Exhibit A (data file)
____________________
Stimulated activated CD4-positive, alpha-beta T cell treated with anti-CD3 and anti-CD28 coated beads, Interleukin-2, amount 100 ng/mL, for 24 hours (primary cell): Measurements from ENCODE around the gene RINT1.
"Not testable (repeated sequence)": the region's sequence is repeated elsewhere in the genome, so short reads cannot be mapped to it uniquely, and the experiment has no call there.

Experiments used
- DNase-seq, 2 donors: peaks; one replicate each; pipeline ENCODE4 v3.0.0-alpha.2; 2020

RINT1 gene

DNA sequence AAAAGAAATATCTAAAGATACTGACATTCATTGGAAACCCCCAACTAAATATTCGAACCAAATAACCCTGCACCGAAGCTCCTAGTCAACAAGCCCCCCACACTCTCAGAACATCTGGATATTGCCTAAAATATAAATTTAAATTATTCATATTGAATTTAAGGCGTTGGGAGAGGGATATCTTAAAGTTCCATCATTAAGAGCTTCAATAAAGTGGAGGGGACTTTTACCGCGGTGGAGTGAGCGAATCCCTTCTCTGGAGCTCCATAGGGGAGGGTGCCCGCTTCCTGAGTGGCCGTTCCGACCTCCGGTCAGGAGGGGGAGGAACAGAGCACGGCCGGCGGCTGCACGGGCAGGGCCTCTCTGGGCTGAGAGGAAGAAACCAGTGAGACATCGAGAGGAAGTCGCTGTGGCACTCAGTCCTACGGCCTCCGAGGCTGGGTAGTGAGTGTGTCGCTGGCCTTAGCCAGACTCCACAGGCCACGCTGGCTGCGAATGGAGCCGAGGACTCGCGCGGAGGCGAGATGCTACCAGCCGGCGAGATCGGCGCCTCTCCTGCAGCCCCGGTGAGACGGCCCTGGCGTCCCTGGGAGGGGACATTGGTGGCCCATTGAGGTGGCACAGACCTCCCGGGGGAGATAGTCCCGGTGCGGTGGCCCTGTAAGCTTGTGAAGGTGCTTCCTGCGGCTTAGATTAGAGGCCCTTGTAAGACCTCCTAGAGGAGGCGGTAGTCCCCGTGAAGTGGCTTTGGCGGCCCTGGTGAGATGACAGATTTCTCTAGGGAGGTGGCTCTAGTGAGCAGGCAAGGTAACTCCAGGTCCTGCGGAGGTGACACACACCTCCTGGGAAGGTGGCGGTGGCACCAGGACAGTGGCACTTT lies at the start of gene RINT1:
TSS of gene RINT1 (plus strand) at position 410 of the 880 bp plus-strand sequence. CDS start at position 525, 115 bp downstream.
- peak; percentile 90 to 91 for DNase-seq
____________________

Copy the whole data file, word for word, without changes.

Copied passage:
Stimulated activated CD4-positive, alpha-beta T cell treated with anti-CD3 and anti-CD28 coated beads, Interleukin-2, amount 100 ng/mL, for 24 hours (primary cell): Measurements from ENCODE around the gene RINT1.
"Not testable (repeated sequence)": the region's sequence is repeated elsewhere in the genome, so short reads cannot be mapped to it uniquely, and the experiment has no call there.

Experiments used
- DNase-seq, 2 donors: peaks; one replicate each; pipeline ENCODE4 v3.0.0-alpha.2; 2020

RINT1 gene

DNA sequence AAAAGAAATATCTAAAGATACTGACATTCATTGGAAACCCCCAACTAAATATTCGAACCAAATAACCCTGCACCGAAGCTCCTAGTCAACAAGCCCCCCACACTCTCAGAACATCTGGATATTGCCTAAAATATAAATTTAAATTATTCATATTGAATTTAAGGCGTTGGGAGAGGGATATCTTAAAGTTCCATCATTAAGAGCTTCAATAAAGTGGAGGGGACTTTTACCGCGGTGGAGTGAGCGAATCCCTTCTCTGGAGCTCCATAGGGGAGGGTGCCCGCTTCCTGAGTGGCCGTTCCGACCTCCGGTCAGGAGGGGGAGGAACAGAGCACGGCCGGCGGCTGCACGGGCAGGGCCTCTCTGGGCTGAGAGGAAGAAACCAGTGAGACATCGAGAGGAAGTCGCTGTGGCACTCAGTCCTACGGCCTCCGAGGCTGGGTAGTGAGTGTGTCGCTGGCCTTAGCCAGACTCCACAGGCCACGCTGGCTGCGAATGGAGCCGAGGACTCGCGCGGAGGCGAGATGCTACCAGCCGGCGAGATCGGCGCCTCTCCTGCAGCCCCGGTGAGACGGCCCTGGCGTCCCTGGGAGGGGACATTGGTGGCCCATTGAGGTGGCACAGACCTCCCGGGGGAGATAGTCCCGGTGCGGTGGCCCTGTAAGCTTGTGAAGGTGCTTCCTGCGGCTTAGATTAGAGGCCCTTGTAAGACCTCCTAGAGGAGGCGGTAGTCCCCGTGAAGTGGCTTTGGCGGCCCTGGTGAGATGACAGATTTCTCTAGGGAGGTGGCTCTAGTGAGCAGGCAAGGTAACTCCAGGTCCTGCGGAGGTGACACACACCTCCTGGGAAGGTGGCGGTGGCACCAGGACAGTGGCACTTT lies at the start of gene RINT1:
TSS of gene RINT1 (plus strand) at position 410 of the 880 bp plus-strand sequence. CDS start at position 525, 115 bp downstream.
- peak; percentile 90 to 91 for DNase-seq